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Wednesday, 9 March 2005
Page: 106


Senator MARK BISHOP (4:49 PM) —I want to make a few comments concerning the Family and Community Services and Veterans’ Affairs Legislation Amendment (Further 2004 Election Commitments and Other Measures) Bill 2005. The purposes of the bill, as has been discussed by previous honourable speakers, are threefold: firstly, to introduce a new family tax benefit part B supplement effective from 1 January 2005; secondly, to replace the existing formula for the child income cut-out amount for FTB with a specified cut-out amount of $11,233 and a new formula for its indexation; and, thirdly, to exempt aged care accommodation bonds from the assets test. These amendments, as previous speakers have identified, directly flow from the government’s election platform. Consistent with Labor’s approach on election commitments, and despite our criticisms of some parts of the family tax benefit policy, we support the bill.

The second part of this bill, exempting the capital value of an accommodation bond from the assets test, is good policy. It has long been a serious anomaly that one’s house is not counted as an asset for benefits but its realised cash value is counted and considered. This is worse when that realised asset is not available because it is tied up in an aged accommodation bond. No doubt many senators have received, as I have, extensive representations on this matter in recent years. The result will be that a considerable number of people, including veterans, will now receive an age or service pension increase. Some may have such a pension restored or in fact receive the pension in part for the first time. In passing I would observe that at least now there is some consistency and fairness in the overall policy in this area. Our support for this item is therefore unequivocal.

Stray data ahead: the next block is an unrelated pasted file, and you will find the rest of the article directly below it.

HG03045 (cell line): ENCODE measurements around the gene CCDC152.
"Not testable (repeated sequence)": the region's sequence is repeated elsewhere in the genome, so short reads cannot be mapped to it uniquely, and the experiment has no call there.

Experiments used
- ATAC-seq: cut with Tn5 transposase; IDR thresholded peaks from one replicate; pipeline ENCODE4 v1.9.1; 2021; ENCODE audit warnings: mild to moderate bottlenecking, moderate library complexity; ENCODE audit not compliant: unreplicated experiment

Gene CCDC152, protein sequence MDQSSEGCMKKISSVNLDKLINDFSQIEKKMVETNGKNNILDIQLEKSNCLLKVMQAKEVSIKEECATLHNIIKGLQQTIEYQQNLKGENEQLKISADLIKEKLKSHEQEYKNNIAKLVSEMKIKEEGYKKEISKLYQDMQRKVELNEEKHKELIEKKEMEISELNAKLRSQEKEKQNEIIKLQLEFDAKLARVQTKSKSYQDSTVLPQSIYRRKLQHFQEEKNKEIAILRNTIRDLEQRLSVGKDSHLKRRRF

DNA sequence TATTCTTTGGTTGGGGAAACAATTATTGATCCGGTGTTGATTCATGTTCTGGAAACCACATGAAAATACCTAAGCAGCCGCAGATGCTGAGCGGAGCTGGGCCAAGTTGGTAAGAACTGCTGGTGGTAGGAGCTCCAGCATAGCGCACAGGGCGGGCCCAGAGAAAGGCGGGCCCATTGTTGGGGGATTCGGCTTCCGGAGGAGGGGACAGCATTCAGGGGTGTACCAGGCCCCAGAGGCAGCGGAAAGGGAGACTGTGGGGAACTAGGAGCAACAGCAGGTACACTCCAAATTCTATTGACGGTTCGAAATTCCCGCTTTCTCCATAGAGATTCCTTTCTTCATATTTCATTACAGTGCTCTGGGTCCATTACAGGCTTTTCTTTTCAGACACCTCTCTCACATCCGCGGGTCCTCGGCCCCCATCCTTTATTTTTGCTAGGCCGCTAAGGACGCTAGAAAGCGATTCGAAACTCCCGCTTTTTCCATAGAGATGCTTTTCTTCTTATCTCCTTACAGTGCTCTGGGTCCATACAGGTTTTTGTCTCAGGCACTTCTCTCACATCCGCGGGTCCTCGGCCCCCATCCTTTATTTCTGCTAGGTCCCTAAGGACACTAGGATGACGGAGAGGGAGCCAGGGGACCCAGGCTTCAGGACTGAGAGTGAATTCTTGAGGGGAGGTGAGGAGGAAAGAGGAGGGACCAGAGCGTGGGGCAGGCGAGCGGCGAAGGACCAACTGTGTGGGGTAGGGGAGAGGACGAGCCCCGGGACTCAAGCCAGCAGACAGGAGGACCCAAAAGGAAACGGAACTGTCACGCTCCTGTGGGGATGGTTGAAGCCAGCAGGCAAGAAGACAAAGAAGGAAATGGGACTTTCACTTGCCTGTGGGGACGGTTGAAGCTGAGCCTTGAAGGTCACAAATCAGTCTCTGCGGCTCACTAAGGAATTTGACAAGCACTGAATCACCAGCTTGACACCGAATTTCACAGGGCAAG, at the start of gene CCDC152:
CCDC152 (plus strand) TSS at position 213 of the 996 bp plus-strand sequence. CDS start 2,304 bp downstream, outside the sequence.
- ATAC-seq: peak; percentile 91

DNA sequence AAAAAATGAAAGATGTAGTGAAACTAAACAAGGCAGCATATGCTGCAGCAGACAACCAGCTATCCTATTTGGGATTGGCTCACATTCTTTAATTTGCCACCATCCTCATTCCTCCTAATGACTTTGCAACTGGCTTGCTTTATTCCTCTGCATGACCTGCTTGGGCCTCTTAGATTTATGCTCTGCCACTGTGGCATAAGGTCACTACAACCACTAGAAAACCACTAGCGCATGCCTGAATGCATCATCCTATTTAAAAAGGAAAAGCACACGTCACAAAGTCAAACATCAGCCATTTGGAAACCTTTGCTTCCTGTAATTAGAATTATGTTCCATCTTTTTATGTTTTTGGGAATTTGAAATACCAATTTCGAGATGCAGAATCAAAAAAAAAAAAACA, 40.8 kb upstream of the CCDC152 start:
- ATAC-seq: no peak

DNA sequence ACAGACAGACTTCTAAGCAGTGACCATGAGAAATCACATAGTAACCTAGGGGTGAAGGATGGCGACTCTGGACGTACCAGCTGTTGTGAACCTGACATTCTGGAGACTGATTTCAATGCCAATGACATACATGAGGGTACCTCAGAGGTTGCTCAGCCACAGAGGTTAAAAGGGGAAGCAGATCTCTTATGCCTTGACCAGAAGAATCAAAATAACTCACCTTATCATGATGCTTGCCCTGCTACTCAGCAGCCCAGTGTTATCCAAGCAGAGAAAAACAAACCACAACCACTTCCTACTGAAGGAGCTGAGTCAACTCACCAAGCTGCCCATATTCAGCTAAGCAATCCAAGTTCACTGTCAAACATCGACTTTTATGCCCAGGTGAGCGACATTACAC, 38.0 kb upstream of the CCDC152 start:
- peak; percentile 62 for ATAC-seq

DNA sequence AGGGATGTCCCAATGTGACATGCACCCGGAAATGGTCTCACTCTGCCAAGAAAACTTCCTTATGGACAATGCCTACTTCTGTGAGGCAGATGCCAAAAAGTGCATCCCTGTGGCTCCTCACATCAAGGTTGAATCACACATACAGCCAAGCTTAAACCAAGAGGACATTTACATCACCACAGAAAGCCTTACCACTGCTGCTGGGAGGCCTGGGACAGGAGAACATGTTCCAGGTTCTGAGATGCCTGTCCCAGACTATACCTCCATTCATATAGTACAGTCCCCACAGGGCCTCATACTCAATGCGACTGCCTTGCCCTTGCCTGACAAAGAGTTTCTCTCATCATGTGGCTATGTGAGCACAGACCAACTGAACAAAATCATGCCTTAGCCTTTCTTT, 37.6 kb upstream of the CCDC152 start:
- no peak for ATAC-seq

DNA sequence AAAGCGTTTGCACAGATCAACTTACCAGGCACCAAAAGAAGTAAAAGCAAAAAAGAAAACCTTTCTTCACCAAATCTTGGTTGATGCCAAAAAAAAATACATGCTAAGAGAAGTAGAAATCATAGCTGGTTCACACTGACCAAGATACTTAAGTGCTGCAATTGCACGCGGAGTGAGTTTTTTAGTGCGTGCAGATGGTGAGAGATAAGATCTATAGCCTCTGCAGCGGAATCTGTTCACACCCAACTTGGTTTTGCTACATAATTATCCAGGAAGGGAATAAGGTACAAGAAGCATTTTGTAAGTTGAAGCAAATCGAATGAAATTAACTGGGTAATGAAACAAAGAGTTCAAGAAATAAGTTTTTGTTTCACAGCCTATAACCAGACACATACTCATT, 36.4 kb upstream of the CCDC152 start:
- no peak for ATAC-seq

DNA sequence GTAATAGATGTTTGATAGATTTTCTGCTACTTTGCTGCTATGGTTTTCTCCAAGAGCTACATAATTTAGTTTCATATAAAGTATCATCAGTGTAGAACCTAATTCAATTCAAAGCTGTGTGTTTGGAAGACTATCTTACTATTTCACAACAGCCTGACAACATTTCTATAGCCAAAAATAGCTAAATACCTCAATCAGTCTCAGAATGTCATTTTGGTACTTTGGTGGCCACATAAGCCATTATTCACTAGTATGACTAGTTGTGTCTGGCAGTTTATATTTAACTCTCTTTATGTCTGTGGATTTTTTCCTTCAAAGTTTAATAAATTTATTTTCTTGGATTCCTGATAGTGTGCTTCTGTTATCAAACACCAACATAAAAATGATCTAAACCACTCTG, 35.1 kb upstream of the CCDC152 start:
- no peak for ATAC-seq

Our position on the family tax benefit supplement, however, is one of criticism. The payment of family tax benefits as part of the tax regime has been a major problem for the current government for the best part of the last five or so years. The fundamental design feature which asks a family to predict its income for a year in advance is, to say the least, problematic. Of course, it is okay for anyone with a steady income, and pay-as-you-earn taxpayers with an unvarying income do not have the problems. End of year outcomes are unlikely to vary much from their predictions. It is a different matter, though, when there are working partners and one or both are part time or casual. Their hours vary, and their income often varies on a weekly, fortnightly or monthly basis. The system simply does not cope where income is variable and less predictable. The payment of the supplement, therefore, is nothing more than a remedy to reduce the inevitable debts that have become a matter of public notoriety in recent years. The pity is that it has taken so long to have a system with some features that might remedy some of those problems. We would suggest it was only the pressure of the pending election last October which resulted in the promise of this lump sum supplement. However, it must be said that the government has now reneged to some degree on that promise.

As part of its election bribes, the government promised to increase the FTB part B by $300 commencing 1 July 2005. It is understood that the Treasury costing of this promise was that it would not be a lump sum but an increase to fortnightly payments. But now we have an ongoing fraud. It is to be a lump sum—that is, a credit against any debt can be offset—and it has been cut in half for the first year. Instead of $300 to be paid after 1 July this year, it will be $150, and not until tax returns are lodged with the ATO. So the full $300 promised will not be paid until the next financial year, 2005-06. We would suggest that this is simply a fudge to push out the budget outlays by another six months; but, more to the point, it reneges on promises, undertakings and commitments made prior to the last election. Hence Labor’s protest by way of our second reading amendment.